News from the Norwegian Maritime Unions


IMO hosted a special one-day symposium on a Sustainable Maritime Transportation System, on 26 September 2013, World Maritime Day.

The symposium was arranged in order to provide Member States, industry and other stakeholders an opportunity to discuss and reflect on the theme of this year’s World Maritime Day theme: ” Sustainable Development: IMO’s contribution beyond Rio+20″.

The concept and symposium intend to provide an overview of the maritime transportation system’s contribution to the environmental , social and economic dimensions of sustainable development.

The symposium included sessions on: sustainable development in a global context; the human component of sustainable maritime development; the role of new technology and innovation in sustainable maritime development; and supporting a sustainable maritime transportation system.  You may read more on IMO website:


EFFECTIVE  IMPLEMENTATION – Selected as World Maritime Day Theme for 2014

The IMO Council has endorsed a proposal by IMO Secretary-General Koji Sekimizu to adopt “IMO Conventions: Effective Implementation” as the World Maritime Day theme for 2014.

Addressing the IMO Council, meeting for its 110th session in London, Mr. Sekimizu said that IMO has, over the years, built up an enviable track record for developing and adopting new international conventions. There have been 53 in all, addressing safety, environmental issues, liability and compensation, and other topics.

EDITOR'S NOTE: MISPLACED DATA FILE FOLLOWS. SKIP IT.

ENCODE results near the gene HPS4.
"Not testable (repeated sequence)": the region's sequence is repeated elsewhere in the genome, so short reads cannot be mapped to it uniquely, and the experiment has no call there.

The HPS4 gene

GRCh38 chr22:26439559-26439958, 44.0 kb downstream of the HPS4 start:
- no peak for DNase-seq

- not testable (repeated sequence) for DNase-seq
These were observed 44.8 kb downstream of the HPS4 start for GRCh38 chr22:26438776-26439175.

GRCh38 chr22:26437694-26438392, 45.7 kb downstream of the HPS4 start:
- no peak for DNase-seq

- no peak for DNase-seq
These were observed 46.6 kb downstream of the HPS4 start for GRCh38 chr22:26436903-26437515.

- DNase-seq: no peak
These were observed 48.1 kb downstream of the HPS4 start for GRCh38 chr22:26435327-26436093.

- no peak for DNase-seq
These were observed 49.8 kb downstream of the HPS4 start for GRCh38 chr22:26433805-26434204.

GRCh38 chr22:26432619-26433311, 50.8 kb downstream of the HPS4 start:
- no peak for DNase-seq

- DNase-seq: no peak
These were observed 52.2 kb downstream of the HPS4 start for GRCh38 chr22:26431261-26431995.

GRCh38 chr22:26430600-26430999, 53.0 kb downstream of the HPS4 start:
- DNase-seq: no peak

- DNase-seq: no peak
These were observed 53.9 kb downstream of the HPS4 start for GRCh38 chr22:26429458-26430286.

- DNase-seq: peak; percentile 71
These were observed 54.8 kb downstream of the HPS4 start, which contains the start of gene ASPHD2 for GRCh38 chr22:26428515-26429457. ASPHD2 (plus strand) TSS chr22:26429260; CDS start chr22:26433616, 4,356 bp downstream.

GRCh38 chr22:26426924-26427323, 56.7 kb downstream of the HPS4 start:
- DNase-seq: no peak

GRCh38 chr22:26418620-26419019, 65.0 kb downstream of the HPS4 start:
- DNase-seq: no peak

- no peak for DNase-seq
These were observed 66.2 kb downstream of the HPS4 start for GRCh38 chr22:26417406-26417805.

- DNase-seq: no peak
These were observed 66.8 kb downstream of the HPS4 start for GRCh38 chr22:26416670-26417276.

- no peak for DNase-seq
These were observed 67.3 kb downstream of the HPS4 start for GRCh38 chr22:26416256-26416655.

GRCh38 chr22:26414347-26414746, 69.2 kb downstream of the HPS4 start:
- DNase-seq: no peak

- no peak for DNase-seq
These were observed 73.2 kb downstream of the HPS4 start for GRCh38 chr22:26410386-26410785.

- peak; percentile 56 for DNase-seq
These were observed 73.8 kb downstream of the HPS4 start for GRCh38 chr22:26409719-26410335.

“Nevertheless,” he added, ” as has often been stated in the Council, adoption alone is only the first step of  the treaty-making process; to be effective, adoption must be followed by entry into force and, subsequently, widespread implementation.” He added that he was particularly concerned at the slow pace of ratification and implementation of several of the environmental conventions adopted by IMO.

World Maritime Day is celebrated at IMO Headquarters and around the world in the last week of September. Since 2005, a formal parallel event has been held, hosted by an IMO Member State. In 2014, the World Maritime Day Parallel Event will be held in Morocco, and in 2015, in Japan.



IMO Secretary-General Koji Sekimizu welcomed the entry into force of the Maritime Labor Convention (MLC 2006), adopted by the International Labour Organization (ILO), a sister UN agency to IMO.

“The entry into force of the MLC convention marks significant progress in the recognition of seafarer’ roles and the need to safeguard their well being and their working conditions. This is a truly important landmark for seafarers; and for shipping, on which the global economy relies , “Mr. Sekimizu said.

The MLC treaty, which has been ratified by 48 countries, aims to achieve decent work for the world’s seafarers and secure economic interests in fair competition for quality  shipowners.

The MLC is considered the ‘fourth pillar’ of the most important maritime regulations covering international shipping, complmenting three major conventions adopted by IMO: the Internatinal Convention for the Safety of LIfe at Sea (SOLAS); the International Convention for the Prevention of Pollution from Ships (MARPOL); and the International Convention on Standards on Training, Certification and Watchkeeping for Seafarers (STCW). These three IMO treaties were first adopted in the 1970s and have each been ratified by more than 150 countries, representing more that 99 percent of world merchant shipping.

ITF has promised to dedicate all its resources to helping MLC make real changes to the lives of all seafarers. The ITF recognizes the MLC as the first ever true bill of rights for those working at sea, and its president described its going live as “a significant leap forward”. ITF President  Paddy Crumlin stated: “The MLC represents a significant leap forward in the global trade union campaign to improve the labour rights and labour standards of seafarers.  It is a true watershed in international shipping, which adds the pillar of workers’ rights to existing standards of safety, security and crew standards.”